Interview with Ziva Hassenfeld
Over the last decade I watched an ever-rising tide of technological optimism about MOOCs (Massive Open Online Courses), Khan Academy and this idea that online education was going to supplant in-person education, or, in Jewish education, bring down tuition costs. When the Covid-19 pandemic hit and we were all sent home, an opportunity emerged. Even as everyday life shut down, Jewish education institutions didn’t miss a beat. They moved their programming online and in so doing launched an incredible set of experiments in moving education online. As an educational researcher, I couldn’t help but want to document how these experiments unfolded. I sought a grant to create a professional learning community of researchers to document and analyze a wide range of educational contexts from early elementary school students in a full-time online program, to a hybrid high school course, and one-off programs offered to adults. This became the Online Jewish Education project. Together we produced a suite of empirical research papers appearing in an upcoming special issue of the Journal of Jewish Education, and we shared our research with the broader community in a two-part Mandel Center webinar series called, “Teaching Choices That Stay With Us: Pandemic Teaching Decisions and Their Lasting Impact for Jewish Education.”
My SCRoLL lab is a space where I work with 4-8 undergrad students each year. I train them in my approach to collecting and analyzing qualitative data about teaching and learning and then involve them in every step of the research. We collaborate on everything from designing the project, recruiting participants, developing data and assessment instruments, to conducting ethnographic observations. It’s a chance for these students to develop a research community and to discover what they find most exciting in education and research. SCRoLL lab is unique in its focus on classroom research and specifically classroom research in Jewish educational contexts. For this reason, it attracts students from a number of different majors and disciplines including education studies, NEJS, psychology and religious studies.
Before I came to Brandeis, I had a postdoc in the DevTech Research Group at Tufts University, and I had the opportunity to be part of a large research lab under the leadership of Marina Umaschi Bers. It made me realize that qualitative inquiry can be bigger and better when it’s done as a team, especially when that team is cultivated, developed, trained, and cared for in a thoughtful, intentional, and pedagogical way. When I arrived at Brandeis, my first research assistant showed me how amazing Brandeis undergraduates were. I knew that having a team would help me conduct larger, more robust projects that could answer the biggest questions in Jewish education and in classroom-based literacy instruction. For example, our Children Read Biblical Joseph project. This study looks at young readers outside the context of the classroom. Through ongoing think-aloud interviews with a set of students coming from three different schools and communities: Orthodox Jewish, Evangelical Christian and secular public schools, it seeks to understand patterns of textual interpretation among children broadly, and how they understand the biblical story of Joseph specifically. By having students from each of these religious communities in SCRoLL lab we are able to collect data in a consistently sensitive and engaged way.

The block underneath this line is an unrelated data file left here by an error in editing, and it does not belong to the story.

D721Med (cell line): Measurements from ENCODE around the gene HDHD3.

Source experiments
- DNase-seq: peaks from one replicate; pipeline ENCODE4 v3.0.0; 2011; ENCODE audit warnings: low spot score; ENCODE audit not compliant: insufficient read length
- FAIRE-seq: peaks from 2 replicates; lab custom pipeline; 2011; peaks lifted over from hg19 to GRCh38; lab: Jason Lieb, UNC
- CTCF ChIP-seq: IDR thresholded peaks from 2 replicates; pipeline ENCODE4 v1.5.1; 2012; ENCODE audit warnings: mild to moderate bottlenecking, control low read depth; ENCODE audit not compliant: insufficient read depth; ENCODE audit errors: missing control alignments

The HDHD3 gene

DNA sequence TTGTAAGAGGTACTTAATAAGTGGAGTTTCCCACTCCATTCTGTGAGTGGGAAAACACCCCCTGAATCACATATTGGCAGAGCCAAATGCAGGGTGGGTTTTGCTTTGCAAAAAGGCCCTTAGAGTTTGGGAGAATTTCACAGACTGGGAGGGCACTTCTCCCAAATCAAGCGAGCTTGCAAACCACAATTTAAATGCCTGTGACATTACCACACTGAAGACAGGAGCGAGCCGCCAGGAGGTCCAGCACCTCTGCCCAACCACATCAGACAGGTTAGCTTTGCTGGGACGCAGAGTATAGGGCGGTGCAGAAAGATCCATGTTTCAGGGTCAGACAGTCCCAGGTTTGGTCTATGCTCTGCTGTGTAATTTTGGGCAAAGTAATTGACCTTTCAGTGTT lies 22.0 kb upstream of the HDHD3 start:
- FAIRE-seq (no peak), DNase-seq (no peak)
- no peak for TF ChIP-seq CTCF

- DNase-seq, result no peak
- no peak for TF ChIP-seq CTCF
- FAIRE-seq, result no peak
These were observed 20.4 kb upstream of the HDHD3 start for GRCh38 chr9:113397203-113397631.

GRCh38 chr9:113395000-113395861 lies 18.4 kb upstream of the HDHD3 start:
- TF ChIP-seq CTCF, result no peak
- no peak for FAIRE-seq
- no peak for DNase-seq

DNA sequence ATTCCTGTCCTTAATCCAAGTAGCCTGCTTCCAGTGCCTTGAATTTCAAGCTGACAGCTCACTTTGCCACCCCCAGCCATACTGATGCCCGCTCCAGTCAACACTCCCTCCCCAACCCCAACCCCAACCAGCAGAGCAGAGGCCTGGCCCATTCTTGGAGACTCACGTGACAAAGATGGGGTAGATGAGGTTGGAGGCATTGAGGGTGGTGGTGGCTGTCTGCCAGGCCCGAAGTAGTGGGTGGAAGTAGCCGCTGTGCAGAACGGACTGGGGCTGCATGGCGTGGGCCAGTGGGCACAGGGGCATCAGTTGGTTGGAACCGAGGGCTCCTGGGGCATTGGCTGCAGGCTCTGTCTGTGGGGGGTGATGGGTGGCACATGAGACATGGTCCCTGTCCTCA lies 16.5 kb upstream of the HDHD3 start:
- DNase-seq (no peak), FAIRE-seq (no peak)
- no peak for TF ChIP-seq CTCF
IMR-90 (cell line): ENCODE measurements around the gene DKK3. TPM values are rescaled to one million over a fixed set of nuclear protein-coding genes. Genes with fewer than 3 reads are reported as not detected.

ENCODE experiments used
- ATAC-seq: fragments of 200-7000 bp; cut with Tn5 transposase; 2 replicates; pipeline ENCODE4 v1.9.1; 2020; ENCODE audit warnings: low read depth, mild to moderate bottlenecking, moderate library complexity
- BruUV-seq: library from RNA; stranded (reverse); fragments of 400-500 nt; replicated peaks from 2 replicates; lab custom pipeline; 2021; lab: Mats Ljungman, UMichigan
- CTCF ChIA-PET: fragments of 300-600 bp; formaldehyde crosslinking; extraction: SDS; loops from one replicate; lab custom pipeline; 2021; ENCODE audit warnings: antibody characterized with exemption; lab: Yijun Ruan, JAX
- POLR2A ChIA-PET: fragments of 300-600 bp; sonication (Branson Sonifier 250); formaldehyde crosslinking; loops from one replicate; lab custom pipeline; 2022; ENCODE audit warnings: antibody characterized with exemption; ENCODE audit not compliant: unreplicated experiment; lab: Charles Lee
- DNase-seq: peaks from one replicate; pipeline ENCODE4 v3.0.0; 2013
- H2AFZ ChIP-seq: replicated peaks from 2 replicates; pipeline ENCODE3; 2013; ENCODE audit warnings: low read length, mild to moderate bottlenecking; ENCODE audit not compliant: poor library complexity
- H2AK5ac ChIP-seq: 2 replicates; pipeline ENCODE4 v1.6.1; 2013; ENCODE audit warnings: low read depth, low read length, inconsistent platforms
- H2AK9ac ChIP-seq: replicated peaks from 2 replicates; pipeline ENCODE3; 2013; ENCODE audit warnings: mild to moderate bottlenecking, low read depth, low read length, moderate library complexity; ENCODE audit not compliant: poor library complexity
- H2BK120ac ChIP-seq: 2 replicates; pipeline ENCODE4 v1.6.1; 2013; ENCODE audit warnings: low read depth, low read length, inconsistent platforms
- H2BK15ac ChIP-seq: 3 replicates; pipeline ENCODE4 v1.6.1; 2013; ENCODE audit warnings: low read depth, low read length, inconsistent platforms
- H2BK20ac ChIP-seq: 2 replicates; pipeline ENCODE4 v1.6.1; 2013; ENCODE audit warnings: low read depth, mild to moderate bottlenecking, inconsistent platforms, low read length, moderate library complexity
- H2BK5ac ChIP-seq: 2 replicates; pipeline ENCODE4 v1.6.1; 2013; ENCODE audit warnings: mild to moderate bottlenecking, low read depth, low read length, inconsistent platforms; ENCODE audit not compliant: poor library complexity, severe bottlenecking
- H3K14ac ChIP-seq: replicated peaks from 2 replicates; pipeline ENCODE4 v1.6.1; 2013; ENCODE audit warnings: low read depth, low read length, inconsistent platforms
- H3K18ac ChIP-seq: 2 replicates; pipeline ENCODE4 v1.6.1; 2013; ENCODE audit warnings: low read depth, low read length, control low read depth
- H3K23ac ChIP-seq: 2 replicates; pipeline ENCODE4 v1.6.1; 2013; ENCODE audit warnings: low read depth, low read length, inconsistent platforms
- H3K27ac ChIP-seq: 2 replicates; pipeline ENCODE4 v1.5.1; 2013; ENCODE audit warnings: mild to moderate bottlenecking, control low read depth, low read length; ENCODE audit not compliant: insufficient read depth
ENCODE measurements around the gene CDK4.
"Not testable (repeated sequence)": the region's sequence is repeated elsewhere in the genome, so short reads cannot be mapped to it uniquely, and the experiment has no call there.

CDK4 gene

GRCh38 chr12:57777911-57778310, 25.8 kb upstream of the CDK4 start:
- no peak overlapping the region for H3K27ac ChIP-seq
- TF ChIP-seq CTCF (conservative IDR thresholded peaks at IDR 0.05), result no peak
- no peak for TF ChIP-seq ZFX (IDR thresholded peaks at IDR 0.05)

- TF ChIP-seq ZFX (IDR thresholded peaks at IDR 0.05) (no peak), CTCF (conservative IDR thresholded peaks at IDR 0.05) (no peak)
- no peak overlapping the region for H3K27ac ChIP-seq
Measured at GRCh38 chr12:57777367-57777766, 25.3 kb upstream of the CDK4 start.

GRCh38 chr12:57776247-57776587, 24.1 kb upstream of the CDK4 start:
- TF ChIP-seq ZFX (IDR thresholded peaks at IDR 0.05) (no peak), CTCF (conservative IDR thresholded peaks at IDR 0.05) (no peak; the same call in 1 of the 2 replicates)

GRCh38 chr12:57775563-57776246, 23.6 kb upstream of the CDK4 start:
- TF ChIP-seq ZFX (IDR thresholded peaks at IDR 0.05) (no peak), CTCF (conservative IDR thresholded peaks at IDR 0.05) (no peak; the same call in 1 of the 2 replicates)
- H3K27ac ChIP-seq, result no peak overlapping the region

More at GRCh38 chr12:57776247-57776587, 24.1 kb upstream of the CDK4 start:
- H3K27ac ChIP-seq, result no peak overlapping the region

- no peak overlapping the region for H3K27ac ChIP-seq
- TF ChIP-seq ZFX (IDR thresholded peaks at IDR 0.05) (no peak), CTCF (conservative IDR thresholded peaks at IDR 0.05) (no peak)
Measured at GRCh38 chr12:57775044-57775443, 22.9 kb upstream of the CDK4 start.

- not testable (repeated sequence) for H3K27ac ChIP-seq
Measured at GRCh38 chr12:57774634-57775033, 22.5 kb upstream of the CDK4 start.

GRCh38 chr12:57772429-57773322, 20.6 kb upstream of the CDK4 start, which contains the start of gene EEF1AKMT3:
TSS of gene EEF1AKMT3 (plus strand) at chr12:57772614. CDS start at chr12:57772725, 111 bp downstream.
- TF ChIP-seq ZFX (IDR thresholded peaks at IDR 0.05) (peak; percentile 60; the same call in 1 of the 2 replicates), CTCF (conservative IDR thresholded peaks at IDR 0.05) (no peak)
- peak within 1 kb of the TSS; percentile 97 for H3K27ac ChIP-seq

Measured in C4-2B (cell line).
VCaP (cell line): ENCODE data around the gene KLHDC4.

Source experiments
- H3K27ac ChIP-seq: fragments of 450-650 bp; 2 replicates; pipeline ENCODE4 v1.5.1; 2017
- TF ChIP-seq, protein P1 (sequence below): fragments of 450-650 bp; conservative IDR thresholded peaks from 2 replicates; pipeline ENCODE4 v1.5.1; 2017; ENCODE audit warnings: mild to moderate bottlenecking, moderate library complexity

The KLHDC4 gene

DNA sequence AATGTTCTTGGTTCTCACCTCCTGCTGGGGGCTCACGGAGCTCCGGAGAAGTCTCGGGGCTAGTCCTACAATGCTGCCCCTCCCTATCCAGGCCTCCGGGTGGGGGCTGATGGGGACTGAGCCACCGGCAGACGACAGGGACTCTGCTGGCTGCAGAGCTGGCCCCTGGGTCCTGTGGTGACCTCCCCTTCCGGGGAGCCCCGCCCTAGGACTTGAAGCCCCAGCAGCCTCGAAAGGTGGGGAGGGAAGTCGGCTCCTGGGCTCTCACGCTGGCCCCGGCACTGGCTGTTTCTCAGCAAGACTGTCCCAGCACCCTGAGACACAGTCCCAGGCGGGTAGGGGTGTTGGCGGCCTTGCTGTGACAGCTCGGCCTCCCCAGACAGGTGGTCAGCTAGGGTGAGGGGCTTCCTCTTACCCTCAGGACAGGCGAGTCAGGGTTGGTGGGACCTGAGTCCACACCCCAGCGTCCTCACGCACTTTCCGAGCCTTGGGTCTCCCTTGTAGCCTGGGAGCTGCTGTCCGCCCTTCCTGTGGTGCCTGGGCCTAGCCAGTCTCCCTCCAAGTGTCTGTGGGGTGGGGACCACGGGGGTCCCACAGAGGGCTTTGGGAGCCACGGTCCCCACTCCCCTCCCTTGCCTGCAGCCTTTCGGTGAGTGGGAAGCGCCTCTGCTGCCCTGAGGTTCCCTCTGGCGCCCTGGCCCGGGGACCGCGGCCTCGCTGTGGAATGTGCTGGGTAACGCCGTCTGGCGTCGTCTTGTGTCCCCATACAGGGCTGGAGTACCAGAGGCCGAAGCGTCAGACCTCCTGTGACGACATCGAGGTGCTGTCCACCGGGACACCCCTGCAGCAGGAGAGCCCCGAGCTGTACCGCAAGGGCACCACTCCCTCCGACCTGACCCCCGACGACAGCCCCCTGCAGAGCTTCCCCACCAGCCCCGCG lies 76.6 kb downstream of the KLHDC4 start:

Last year, we met virtually, but this year, students come to the Mandel Center for 2-5 hours a week to move our research forward. Over the last year, we have published a piece in Jewish Educational Leadership, the Journal of Jewish Education, and have a piece under review in Reading Teacher. Our initial success demonstrates that an educational research lab like SCRoLL can both be a mentorship and development opportunity for undergraduate researchers while also advancing the fields of Jewish education and education more broadly.
It is true, I study a very particular context of text education, Tanakh classrooms in Jewish day schools. This topic can seem narrow and only of interest to scholars of Jewish education or religious education. But I believe that Tanakh classrooms offer an instructive case in the teaching, learning and interpreting of all texts, a major responsibility of schooling. Tanakh teachers often feel strongly that they want to teach the “right” way to read Tanakh, but also they often face a group of students with extraordinarily different conceptions of sacred text. How does a teacher navigate this? How does she create an interpretive community in her classroom that can make sense of the text within particular interpretive boundaries while acknowledging that others might draw different boundaries around the same biblical text?
I believe the dynamics of interpretation one finds in a Tanakh classroom exist in all text classrooms. The English teacher who wishes to focus solely on the words of Silas Marner may face a student who insists on considering George Eliot’s identity as a woman in Victorian England. Is this a moment to enforce the classroom’s way of reading (interpretive rules) and ask the student to ignore their background knowledge? Or is it a moment to be flexible with ways of reading and allow the conversation to go where it may?
Thinking carefully and deliberately about these pedagogical questions is essential to creating strong, dynamic and flexible readers in our students. The final point I want to say is when I talk about readers and my research around developing good readers I don’t simply mean readers of print texts but I mean readers of all signs and situations in our world.